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Biography of Anthony Ashley Cooper

Seventh Earl of Shaftesbury. Philanthropist. The word ‘Philanthropist’ has suffered the same fate as many other words in our language. It has become hackneyed and corrupted; it has taken a professional taint; it has almost become a byword. We are apt to think of the philanthropist as an excitable, contentious creature, at the mercy of every fad, an ultra-radical in politics, craving for notoriety, filled with self-confidence, and meddling with other people’s business. Anthony Ashley Cooper, the greatest philanthropist of the nineteenth century, was of a different type. By temper he was strongly conservative. He always loved best to be among his own family; he was fond of his home, fond of the old associations of his house. To come out into public life, to take his place in Parliament or on the platform, to be mixed up in the wrangling of politics was naturally distasteful to him. It continually needed a strong effort for him to overcome this distaste and to act up to his sense of duty. It is only when we remember this that we can do justice to his lifelong activity, and to the high principles, which bore him up through so many efforts and so many disappointments. For himself he would submit to injustice and be still: for his fellow countrymen and for his religion he would renew the battle to the last day of his life. His childhood was not happy. His parents had little sympathy with children, his father being absorbed in the cares of public life, his mother given up to society pleasures. He had three sisters older than himself, but...

Biography of Sir Robert Peel

In the years that lay between the Treaty of Utrecht and the close of the Napoleonic wars British politics were largely dominated by Walpole and the two Pitts: their great figures only stand out in stronger relief because their place was filled for a time by such weak ministers as Newcastle and Bute, as Grafton and North. In the nineteenth century there were many gifted statesmen who held the position of first minister of the Crown. Disraeli and Palmerston by shrewdness and force of character, Canning and Derby by brilliant oratorical gifts, Russell and Aberdeen by earnest devotion to public service, were all commanding figures in their day, whose claims to the chieftainship of a party and of a government were generally admitted. Gladstone, the most versatile genius of them all, had abilities second to none; but his place in history will for long be a subject of acute controversy. He stands too close to our own time to be fairly judged. Of the others no one had the same combination of gifts as Sir Robert Peel, no one had in the same measure that particular knowledge, judgment, and ability which characterize the statesman. His career was the most fruitful, his work the most enduring: he has left his mark in English history to a degree which no one of his rivals can equal. The Peel family can be traced back to the misty days of Danish inroads. Its original home in England is disputed between Yorkshire and Lancashire; but as early as the days of Elizabeth the branch from which our statesman was descended is certainly to be...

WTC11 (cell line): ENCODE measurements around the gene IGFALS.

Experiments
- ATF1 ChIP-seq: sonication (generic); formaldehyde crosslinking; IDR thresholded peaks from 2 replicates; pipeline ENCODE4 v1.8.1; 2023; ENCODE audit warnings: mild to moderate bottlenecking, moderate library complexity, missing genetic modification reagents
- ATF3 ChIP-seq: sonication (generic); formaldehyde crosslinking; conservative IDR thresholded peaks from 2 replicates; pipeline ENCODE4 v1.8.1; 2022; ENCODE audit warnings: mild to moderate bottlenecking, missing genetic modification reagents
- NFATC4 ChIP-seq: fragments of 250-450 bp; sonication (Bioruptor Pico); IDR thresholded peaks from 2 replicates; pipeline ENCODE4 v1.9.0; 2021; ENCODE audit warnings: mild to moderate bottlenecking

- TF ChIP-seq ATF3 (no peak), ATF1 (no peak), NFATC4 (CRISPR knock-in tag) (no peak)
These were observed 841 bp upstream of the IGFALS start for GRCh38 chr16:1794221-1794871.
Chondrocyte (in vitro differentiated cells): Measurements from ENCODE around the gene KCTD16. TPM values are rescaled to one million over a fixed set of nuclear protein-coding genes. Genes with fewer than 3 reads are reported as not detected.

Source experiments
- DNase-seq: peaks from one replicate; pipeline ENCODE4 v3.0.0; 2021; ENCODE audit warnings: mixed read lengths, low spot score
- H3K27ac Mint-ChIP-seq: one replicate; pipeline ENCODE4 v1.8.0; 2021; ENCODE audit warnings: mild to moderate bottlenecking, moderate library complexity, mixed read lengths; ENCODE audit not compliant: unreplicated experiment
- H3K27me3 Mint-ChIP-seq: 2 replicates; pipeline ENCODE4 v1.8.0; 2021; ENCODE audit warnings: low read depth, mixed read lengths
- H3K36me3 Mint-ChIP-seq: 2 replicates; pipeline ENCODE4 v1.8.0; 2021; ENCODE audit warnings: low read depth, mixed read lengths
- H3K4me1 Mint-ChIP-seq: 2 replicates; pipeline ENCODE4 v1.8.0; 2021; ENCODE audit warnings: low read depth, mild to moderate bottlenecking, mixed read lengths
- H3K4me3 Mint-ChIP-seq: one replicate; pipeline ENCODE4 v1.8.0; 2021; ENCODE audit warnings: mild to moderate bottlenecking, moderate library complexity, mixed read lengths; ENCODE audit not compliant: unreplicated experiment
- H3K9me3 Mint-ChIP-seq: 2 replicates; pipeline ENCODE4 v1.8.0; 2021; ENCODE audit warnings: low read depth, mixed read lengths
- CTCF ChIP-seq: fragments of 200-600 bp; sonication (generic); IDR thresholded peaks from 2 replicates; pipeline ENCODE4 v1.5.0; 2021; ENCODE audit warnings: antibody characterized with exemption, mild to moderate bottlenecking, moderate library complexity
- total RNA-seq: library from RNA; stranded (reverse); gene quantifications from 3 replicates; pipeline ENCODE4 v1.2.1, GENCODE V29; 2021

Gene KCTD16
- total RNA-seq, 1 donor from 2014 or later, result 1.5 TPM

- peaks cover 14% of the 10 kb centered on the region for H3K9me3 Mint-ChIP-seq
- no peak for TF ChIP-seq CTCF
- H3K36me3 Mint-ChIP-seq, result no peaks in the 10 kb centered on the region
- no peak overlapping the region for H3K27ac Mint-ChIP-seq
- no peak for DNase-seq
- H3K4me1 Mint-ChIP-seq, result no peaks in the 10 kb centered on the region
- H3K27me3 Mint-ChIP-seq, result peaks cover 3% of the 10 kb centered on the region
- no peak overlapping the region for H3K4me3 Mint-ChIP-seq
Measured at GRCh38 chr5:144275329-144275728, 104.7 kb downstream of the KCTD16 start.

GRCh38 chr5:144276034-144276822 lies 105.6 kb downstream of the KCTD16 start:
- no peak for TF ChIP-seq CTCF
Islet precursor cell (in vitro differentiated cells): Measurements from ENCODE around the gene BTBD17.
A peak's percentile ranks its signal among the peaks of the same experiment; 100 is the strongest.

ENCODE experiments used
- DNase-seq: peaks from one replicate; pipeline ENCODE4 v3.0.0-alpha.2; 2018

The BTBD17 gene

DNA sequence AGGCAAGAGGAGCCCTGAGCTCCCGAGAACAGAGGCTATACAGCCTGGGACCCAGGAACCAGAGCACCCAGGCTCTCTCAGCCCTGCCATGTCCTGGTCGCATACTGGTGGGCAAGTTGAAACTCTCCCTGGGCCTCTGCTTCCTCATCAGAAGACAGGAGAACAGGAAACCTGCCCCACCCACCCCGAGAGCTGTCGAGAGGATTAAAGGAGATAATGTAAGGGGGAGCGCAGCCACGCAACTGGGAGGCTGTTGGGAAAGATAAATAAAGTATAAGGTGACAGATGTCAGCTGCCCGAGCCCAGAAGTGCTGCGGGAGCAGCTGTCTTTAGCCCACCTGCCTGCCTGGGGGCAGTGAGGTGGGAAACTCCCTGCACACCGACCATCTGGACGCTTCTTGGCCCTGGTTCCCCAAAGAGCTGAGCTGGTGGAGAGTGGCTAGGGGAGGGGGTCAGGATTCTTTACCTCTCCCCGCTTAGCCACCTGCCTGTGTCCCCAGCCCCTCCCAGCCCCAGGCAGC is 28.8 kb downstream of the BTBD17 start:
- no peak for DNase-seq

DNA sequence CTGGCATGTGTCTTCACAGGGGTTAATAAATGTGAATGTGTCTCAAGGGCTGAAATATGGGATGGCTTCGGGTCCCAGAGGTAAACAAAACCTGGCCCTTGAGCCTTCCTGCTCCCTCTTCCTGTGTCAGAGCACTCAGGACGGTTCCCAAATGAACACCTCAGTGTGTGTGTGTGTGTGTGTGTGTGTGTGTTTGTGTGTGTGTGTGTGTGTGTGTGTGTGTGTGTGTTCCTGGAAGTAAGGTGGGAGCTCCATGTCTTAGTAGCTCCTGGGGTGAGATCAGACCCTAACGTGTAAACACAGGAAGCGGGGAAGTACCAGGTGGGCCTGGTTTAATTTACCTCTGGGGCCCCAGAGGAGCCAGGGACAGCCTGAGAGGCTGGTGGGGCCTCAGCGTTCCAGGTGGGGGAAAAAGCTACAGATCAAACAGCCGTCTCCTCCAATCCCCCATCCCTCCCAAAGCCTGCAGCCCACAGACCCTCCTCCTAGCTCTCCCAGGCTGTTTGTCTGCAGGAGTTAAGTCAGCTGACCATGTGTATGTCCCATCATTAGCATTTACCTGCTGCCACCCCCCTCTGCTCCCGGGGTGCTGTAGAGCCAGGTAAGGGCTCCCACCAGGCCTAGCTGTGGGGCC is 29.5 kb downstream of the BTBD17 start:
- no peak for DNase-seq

Biography of John Coleridge Patteson

Missionary. New Zealand, discovered by Captain Cook in 1769, lay derelict for half a century, and like others of our Colonies it came very near to passing under the rule of France. From this it was saved in 1840 by the foresight and energy of Gibbon Wakefield, who forced the hand of our reluctant Government; and its steady progress was secured by the sagacity of Sir George Grey, one of our greatest empire-builders in Australia, South Africa, and New Zealand. Thanks to them and to others, there has arisen in the Southern Pacific a state which, more than any other, seems to resemble the mother country with its sea-girt islands, its temperate climate, its mountains and its plains. A population almost entirely British, living in these conditions, might be expected to repeat the history of their ancestors. In politics and social questions its sons show the same independence of spirit and even greater enterprise. The names of two other men deserve recognition here for the part they played in the history of these islands. In 1814, before they became a British possession, Samuel Marsden came from Australia to carry the Gospel to their inhabitants, and formed settlements in the Northern districts, in days when the lives of settlers were in constant peril from the Maoris. But nothing could daunt his courage; and whenever they came into personal contact with him, these childlike savages felt his power and responded to his influence, and he was able to lay a good foundation. In 1841 the English Church sent out George Augustus Selwyn as first Missionary Bishop of New Zealand, giving him...